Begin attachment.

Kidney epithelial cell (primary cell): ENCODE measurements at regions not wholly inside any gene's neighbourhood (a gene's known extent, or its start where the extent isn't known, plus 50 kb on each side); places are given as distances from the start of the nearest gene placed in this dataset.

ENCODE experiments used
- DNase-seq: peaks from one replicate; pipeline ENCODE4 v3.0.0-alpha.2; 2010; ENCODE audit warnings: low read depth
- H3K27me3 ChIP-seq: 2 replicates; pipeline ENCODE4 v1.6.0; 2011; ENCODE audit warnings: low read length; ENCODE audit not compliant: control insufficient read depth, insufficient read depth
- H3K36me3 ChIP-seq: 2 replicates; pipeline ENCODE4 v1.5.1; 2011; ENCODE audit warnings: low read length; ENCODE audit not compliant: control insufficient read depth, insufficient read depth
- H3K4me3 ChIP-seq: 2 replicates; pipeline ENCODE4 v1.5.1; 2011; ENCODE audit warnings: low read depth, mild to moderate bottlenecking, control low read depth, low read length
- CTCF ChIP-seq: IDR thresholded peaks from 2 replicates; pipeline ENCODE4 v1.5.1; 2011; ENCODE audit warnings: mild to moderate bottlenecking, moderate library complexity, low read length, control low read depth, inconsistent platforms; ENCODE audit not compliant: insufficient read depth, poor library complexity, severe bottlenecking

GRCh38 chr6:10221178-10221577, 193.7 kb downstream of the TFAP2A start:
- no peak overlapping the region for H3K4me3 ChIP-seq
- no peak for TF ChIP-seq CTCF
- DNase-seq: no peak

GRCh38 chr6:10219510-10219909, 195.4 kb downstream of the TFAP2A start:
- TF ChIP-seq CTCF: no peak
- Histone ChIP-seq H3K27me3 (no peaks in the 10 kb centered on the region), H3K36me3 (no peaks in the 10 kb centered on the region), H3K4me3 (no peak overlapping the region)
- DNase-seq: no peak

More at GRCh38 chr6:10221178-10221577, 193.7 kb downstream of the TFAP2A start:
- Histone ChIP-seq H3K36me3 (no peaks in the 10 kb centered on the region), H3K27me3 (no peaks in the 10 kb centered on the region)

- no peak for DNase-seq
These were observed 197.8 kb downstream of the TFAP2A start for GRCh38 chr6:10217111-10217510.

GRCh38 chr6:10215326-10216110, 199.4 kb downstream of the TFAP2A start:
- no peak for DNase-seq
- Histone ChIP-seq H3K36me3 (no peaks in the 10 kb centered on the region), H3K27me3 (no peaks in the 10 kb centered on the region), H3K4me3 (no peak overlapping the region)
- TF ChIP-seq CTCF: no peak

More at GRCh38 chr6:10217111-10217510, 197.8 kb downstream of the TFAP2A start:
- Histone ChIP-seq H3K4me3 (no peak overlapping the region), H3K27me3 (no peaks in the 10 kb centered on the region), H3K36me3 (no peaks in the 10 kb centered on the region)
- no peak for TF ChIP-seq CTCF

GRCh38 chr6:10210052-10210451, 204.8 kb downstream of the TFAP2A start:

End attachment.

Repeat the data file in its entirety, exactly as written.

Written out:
Kidney epithelial cell (primary cell): ENCODE measurements at regions not wholly inside any gene's neighbourhood (a gene's known extent, or its start where the extent isn't known, plus 50 kb on each side); places are given as distances from the start of the nearest gene placed in this dataset.

ENCODE experiments used
- DNase-seq: peaks from one replicate; pipeline ENCODE4 v3.0.0-alpha.2; 2010; ENCODE audit warnings: low read depth
- H3K27me3 ChIP-seq: 2 replicates; pipeline ENCODE4 v1.6.0; 2011; ENCODE audit warnings: low read length; ENCODE audit not compliant: control insufficient read depth, insufficient read depth
- H3K36me3 ChIP-seq: 2 replicates; pipeline ENCODE4 v1.5.1; 2011; ENCODE audit warnings: low read length; ENCODE audit not compliant: control insufficient read depth, insufficient read depth
- H3K4me3 ChIP-seq: 2 replicates; pipeline ENCODE4 v1.5.1; 2011; ENCODE audit warnings: low read depth, mild to moderate bottlenecking, control low read depth, low read length
- CTCF ChIP-seq: IDR thresholded peaks from 2 replicates; pipeline ENCODE4 v1.5.1; 2011; ENCODE audit warnings: mild to moderate bottlenecking, moderate library complexity, low read length, control low read depth, inconsistent platforms; ENCODE audit not compliant: insufficient read depth, poor library complexity, severe bottlenecking

GRCh38 chr6:10221178-10221577, 193.7 kb downstream of the TFAP2A start:
- no peak overlapping the region for H3K4me3 ChIP-seq
- no peak for TF ChIP-seq CTCF
- DNase-seq: no peak

GRCh38 chr6:10219510-10219909, 195.4 kb downstream of the TFAP2A start:
- TF ChIP-seq CTCF: no peak
- Histone ChIP-seq H3K27me3 (no peaks in the 10 kb centered on the region), H3K36me3 (no peaks in the 10 kb centered on the region), H3K4me3 (no peak overlapping the region)
- DNase-seq: no peak

More at GRCh38 chr6:10221178-10221577, 193.7 kb downstream of the TFAP2A start:
- Histone ChIP-seq H3K36me3 (no peaks in the 10 kb centered on the region), H3K27me3 (no peaks in the 10 kb centered on the region)

- no peak for DNase-seq
These were observed 197.8 kb downstream of the TFAP2A start for GRCh38 chr6:10217111-10217510.

GRCh38 chr6:10215326-10216110, 199.4 kb downstream of the TFAP2A start:
- no peak for DNase-seq
- Histone ChIP-seq H3K36me3 (no peaks in the 10 kb centered on the region), H3K27me3 (no peaks in the 10 kb centered on the region), H3K4me3 (no peak overlapping the region)
- TF ChIP-seq CTCF: no peak

More at GRCh38 chr6:10217111-10217510, 197.8 kb downstream of the TFAP2A start:
- Histone ChIP-seq H3K4me3 (no peak overlapping the region), H3K27me3 (no peaks in the 10 kb centered on the region), H3K36me3 (no peaks in the 10 kb centered on the region)
- no peak for TF ChIP-seq CTCF

GRCh38 chr6:10210052-10210451, 204.8 kb downstream of the TFAP2A start: